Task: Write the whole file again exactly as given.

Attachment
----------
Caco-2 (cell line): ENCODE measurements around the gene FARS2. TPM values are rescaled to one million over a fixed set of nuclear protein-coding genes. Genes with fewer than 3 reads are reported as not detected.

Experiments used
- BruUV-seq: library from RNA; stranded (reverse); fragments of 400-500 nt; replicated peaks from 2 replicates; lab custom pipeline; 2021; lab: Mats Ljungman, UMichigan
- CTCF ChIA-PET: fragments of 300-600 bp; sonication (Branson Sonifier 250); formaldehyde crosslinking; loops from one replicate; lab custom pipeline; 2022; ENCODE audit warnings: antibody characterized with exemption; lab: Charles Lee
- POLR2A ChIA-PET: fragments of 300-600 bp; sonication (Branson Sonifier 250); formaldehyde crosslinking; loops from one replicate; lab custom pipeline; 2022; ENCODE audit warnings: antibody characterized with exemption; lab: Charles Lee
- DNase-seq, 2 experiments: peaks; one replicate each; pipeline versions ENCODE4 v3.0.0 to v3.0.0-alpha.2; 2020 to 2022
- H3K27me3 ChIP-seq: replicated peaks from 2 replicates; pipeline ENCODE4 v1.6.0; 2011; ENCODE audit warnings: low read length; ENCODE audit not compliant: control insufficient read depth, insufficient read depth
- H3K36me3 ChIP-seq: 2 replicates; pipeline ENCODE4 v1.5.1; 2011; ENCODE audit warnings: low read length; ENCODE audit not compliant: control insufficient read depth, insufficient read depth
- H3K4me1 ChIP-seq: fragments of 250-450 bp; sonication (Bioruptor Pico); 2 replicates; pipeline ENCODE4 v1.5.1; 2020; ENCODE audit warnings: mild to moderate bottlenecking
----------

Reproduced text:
Caco-2 (cell line): ENCODE measurements around the gene FARS2. TPM values are rescaled to one million over a fixed set of nuclear protein-coding genes. Genes with fewer than 3 reads are reported as not detected.

Experiments used
- BruUV-seq: library from RNA; stranded (reverse); fragments of 400-500 nt; replicated peaks from 2 replicates; lab custom pipeline; 2021; lab: Mats Ljungman, UMichigan
- CTCF ChIA-PET: fragments of 300-600 bp; sonication (Branson Sonifier 250); formaldehyde crosslinking; loops from one replicate; lab custom pipeline; 2022; ENCODE audit warnings: antibody characterized with exemption; lab: Charles Lee
- POLR2A ChIA-PET: fragments of 300-600 bp; sonication (Branson Sonifier 250); formaldehyde crosslinking; loops from one replicate; lab custom pipeline; 2022; ENCODE audit warnings: antibody characterized with exemption; lab: Charles Lee
- DNase-seq, 2 experiments: peaks; one replicate each; pipeline versions ENCODE4 v3.0.0 to v3.0.0-alpha.2; 2020 to 2022
- H3K27me3 ChIP-seq: replicated peaks from 2 replicates; pipeline ENCODE4 v1.6.0; 2011; ENCODE audit warnings: low read length; ENCODE audit not compliant: control insufficient read depth, insufficient read depth
- H3K36me3 ChIP-seq: 2 replicates; pipeline ENCODE4 v1.5.1; 2011; ENCODE audit warnings: low read length; ENCODE audit not compliant: control insufficient read depth, insufficient read depth
- H3K4me1 ChIP-seq: fragments of 250-450 bp; sonication (Bioruptor Pico); 2 replicates; pipeline ENCODE4 v1.5.1; 2020; ENCODE audit warnings: mild to moderate bottlenecking